Supervisor Hayssen opposes multi-million dollar overhaul of facilities in Waterloo

Purchasing the former BonaDent building — known now as the ‘Health & Senior Services Building’ for $3.2 was controversial.

Since then, Seneca County obtained a Facilities Master Plan for Design & Engineering of the County Office Building — located at 1 DiPronio Dr. — and the new ‘Health & Senior Services’ space. The plan was put together by Passero Associates, who County Manager John Sheppard said at the start of this process — in 2017 was an ideal fit for the work.

It was a multi-phase undertaking, which started by moving Public Health, Environmental Health and Office of the Aging over to the new space. It meant two large spaces on the first floor of the County Office Building being vacated. Those moves paved the way for Mental Health, which is located at a building on Thurber Dr. in need of serious, expensive work — to come over into space formerly occupied by the Office of the Aging.

Controversy has followed this effort from the start, and now, the challenge from a handful of supervisors to prevent the County from spending millions-more has put the second phase of the project on hold.

However, those phases known as ‘2A’ and ‘2B’ — go well-beyond renovating and moving the Mental Health Department to its future first floor home. The supervisors who oppose movement on the proposal, and who stopped it from leaving committee on Tuesday — say the County should only act on moving Mental Health — and cautiously evaluate some of the extra undertakings.

Sheppard explained the upcoming phases of the project last week — highlighting the importance of doing the work in a timely, affordable manner. “The next step of the Facilities Master Plan for the Design & Engineering of the vacated space of Office of the Aging, refurbishment of the DMV and County Clerk, repositioning some space of the Board of Elections, and a third floor Emergency Operations Center,” he explained.

At a special Public Works Committee meeting on Tuesday — the supervisors denied a request to take the next step in the process. Supervisor Bob Hayssen (R-Varick) said the cost is too much. “This whole thing will end up costing the County and taxpayers $8 or $9 million when all is said and done,” he explained. “And you want to spend $500,000 in the Board of Supervisors room alone.”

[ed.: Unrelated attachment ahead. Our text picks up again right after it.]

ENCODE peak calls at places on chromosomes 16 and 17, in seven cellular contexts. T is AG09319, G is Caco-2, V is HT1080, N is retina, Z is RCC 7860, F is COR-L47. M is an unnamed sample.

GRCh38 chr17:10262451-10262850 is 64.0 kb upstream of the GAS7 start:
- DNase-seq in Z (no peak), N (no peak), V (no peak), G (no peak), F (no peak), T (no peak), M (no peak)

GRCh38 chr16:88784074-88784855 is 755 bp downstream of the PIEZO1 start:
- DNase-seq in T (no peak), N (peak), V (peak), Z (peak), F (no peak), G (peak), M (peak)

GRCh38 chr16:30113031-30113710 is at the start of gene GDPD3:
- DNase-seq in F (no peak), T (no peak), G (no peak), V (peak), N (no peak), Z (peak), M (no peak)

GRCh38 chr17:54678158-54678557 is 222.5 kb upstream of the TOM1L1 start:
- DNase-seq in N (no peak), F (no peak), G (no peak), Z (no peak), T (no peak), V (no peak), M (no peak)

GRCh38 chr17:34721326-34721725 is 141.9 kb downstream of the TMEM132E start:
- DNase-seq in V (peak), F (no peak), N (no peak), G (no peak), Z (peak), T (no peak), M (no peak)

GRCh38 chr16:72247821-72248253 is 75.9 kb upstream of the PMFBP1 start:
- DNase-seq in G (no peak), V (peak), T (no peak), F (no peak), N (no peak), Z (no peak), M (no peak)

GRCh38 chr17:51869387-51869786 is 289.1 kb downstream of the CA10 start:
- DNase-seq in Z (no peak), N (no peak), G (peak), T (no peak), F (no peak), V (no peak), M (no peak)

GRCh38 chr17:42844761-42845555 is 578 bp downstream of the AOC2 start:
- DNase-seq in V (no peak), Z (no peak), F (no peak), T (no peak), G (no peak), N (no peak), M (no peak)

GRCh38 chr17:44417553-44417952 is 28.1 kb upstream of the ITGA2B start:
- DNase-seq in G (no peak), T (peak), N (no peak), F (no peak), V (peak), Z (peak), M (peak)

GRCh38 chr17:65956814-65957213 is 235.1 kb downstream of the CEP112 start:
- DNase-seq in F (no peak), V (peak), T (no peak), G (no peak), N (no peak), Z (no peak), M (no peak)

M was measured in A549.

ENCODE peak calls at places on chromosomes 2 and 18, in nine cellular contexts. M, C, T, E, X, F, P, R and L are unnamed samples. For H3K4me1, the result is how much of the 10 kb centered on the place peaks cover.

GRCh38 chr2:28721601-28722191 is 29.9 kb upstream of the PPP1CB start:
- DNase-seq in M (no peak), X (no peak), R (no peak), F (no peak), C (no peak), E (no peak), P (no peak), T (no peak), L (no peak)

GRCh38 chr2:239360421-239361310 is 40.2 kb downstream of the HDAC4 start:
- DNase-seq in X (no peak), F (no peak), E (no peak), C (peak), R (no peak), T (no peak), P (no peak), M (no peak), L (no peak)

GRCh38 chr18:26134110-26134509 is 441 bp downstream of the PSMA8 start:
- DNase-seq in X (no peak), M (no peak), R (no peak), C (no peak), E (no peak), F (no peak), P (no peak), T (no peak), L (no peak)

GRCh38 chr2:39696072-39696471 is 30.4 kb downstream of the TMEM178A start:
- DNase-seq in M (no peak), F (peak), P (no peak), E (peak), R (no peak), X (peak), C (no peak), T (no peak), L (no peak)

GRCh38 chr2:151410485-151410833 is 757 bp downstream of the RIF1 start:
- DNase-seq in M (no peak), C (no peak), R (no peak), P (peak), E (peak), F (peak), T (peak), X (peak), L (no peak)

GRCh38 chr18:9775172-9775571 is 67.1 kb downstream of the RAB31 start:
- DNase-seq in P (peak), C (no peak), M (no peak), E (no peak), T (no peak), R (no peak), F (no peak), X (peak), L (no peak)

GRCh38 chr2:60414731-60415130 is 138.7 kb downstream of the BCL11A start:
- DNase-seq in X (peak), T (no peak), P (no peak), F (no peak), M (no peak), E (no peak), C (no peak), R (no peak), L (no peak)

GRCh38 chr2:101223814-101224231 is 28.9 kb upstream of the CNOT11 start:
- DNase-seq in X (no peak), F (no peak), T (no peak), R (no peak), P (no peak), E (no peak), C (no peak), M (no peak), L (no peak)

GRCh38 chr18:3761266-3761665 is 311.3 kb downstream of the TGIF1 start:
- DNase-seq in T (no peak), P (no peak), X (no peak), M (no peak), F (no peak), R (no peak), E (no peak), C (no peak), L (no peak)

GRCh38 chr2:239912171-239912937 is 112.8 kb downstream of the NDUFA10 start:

Hayssen was referencing the appearance — among some concerned supervisors — that County Manager Sheppard is overstepping and pushing this despite board interest not being there. The Varick Supervisor also said that Sheppard should have done more to educate the board on what the details were. “There was no presentation — just a one-time explanation about millions of dollars in spending.”

Supervisor Cindy Lorenzetti (D-Fayette) agreed with Hayssen’s sentiment, and said that the whole thing feels like it’s being pushed onto the board. “We should be taking a much more cautious role with this project. We haven’t been given any tours. We haven’t been given any explanations beyond the one-time handout of the outline — and that’s just not good enough for taxpayers,” she said on Friday. “I completely oppose spending millions of dollars on these renovations.”

Accountability to taxpayers was a high-priority for both supervisors who openly opposed the changes. “I take it seriously because I’m a resident and taxpayer. I hear what people say — and we’re the ones — not the County Manager — who have to represent them,” Lorenzetti concluded.

Supervisor Hayssen saw a way forward — despite the grim outlook on the overall proposal. “Let’s get Mental Health done. We can get Mental Health moved over to the first floor of the County Office Building and then look at the rest carefully,” he continued. “Just stick with Mental Health and not get distracted.”

Hayssen also took issue with the spending of del Lago revenues on the building in the first place. “Taxpayers supported del Lago in hopes of a tax break — not a tax increase, and not spending the money on a pie in the sky proposal. I said we should stick with Mental Health — and that’s what [the County] should do.”

Sheppard sees no path forward at the moment. “Unless the Board of Supervisors become receptive to re-engage on the Design & Engineering of the County Office Building’s vacated space, the Mental Health Department will stay in its existing space on Thurber Drive,” he added. “The County will minimally maintain the nearly-18,000 sq-ft of vacant office space in both buildings.

From the start, the goal was to streamline the services offered in the County Office Building, and create space for those services previously-housed in the Thurber Drive location given the amount of money, and work needed there. “The existing Public Health Building on Thurber Drive is beyond useful life,” Sheppard explained. And as for the prospect of updates to the County Office Building — they’re necessary, too. “The County Office Building is 28 years young but in need of refurbishment and energy efficient enhancements,” Sheppard concluded.

Hayssen said once a project of this nature gets going there is no ‘stopping’ or thinking about it; and stopped is precisely the status this development now.

Also on FingerLakes1.com